Two documents you need now to plan ahead for end-of-life health care


Advance directive and medical power of attorney documents help guide health care decisions and protect against hospital committees

July 6, 2017

The case of Charlie Gard has revived the end-of-life health care debate that has been going on since death panels were first mentioned a decade again. In case you do not recognize Charlie’s name, he is an infant in a London hospital whose parents want to bring him to the United States to receive experimental treatment. British courts are standing in the way, though.

Setting aside the ethical issues of allowing a court or death panel to make health care treatment decisions instead of a patient or her family, planning ahead is an important concern when it comes to end-of-life care, as well as senior care more generally.

Painter Law Firm’s experienced medical malpractice attorneys recommend that everyone have in place two legal documents related to health care: (1) an advance directive; and (2) a medical power of attorney. If you need these documents, call us at 281-580-8800 for details on how we can advise and assist you in getting them prepared, along with other legal documents that you may need, like a durable (financial) power of attorney and will.

Advance directive

An advance directive is a legal document that details the care that you want to be provided, or withheld, in the event that you are in an end-of-life, terminal, or vegetative state situation.

The time to think about the extent of health care that you would like receive in an end-of-life or terminal situation is now—that is, before you find yourself in that situation. It certainly takes a lot of stress off family members who may otherwise be thrust into the position of making difficult decisions.

In addition, most doctors, nurses, and facility administrators consider the patient’s written advance directive of health care wishes to be important. If you are not in a position to tell your health providers what level of care you would like to receive, and you do not have a written advance directive, then they will often revert back to relying on a number of factors to try and make the best guess of what you might want.

Research has shown that the level of intensity that patients desire for end-of-life care varies by sex, religion, and part of the country, for example. A recent Mayo Clinic study expanded these variables even further, to include occupation. It turns out that teachers, homemakers, farmers, and clergy typically desire significantly less aggressive end-of-life care than the general population.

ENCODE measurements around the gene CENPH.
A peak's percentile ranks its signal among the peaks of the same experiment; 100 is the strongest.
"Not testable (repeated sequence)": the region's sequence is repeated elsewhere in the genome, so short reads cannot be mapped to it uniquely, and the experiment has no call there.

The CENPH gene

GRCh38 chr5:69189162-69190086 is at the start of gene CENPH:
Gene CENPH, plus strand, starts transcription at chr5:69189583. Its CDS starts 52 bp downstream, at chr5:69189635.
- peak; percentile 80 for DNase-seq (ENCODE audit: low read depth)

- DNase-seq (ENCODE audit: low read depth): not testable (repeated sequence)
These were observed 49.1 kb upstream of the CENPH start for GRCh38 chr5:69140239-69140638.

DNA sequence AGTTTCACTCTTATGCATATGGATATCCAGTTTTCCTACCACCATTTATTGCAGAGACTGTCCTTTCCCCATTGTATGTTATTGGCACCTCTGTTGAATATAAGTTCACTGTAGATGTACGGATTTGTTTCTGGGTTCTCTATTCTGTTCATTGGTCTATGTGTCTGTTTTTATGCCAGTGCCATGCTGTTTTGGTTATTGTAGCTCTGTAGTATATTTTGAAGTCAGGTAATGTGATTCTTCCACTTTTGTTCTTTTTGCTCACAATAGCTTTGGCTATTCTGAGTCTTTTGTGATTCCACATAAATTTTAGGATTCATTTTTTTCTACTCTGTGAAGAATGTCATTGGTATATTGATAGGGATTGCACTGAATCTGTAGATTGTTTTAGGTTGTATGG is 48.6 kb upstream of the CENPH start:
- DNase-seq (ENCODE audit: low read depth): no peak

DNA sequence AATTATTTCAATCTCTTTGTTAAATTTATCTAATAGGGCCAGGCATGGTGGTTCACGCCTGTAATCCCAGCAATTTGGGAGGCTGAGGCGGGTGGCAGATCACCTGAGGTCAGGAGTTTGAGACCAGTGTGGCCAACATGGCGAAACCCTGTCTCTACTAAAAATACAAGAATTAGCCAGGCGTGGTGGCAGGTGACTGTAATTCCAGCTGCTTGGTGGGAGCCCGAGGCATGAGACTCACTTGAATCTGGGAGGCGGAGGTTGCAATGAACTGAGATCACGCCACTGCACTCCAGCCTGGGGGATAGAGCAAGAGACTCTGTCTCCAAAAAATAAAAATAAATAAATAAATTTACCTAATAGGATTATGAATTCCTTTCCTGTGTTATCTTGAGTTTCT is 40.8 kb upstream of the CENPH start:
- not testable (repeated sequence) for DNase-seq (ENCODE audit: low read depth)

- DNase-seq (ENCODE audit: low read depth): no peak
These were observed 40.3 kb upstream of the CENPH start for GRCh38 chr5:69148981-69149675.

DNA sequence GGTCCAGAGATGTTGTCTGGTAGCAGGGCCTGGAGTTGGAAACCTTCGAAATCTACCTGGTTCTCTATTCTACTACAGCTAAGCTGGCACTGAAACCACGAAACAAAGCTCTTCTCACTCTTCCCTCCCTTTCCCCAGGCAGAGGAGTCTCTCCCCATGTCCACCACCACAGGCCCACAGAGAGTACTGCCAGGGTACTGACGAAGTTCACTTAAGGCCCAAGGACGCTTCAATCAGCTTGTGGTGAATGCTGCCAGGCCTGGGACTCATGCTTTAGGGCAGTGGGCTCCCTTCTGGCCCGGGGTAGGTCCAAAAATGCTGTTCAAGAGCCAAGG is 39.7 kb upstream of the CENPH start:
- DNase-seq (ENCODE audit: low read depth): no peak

Medical power of attorney

A medical power of attorney designates one or more trusted individuals who can make treatment decisions for you in the event that you are incapacitated and unable to do so.

I recommend that you have a talk with your medical power of attorney agents about the health care and treatment decisions that you would like them to make or advocate for you under different circumstances.

When a patient has an advance directive and medical power of attorney in place, and has discusses treatment issues with his medical power of attorney agents in advance, I have found that these legal documents work hand-in-hand as persuasive tools in the interaction with health care providers.

We are here to help

Unfortunately, I have seen a number of instances when Houston, Texas doctors and hospital administrators have aggressively resisted advance directives, medical power of attorney agents, and family wishes. Almost without fail, this happened after an incident of serious medical malpractice, and under the guise of medical futility and the Texas death panel statute, the Advance Directives Act of 1999.

If you need legal representation and advice in drafting an advance directive and medical power of attorney, or in a situation when a doctor or hospital is ignoring these important legal documents, we are help. Painter Law Firm’s medical malpractice lawyers are also experienced in investigating and pursuing all kinds of medical malpractice cases. Call our Houston, Texas office at 281-580-8800, for a free consultation.


Attorney Robert Painter handles medical malpractice and negligence cases at Painter Law Firm, in Houston, Texas. With a background in hospital administration, Robert Painter knows how health care works and is not afraid to represent clients against even the largest hospitals. He has a special interest in medical futility and hospital ethics committee proceedings, and has represented dozens of families at proceedings where doctors and hospitals wanted to stop providing care, food, and water to patients, which would lead to their death.

Robert Painter

Robert Painter is a medical malpractice lawyer at Painter Law Firm PLLC.


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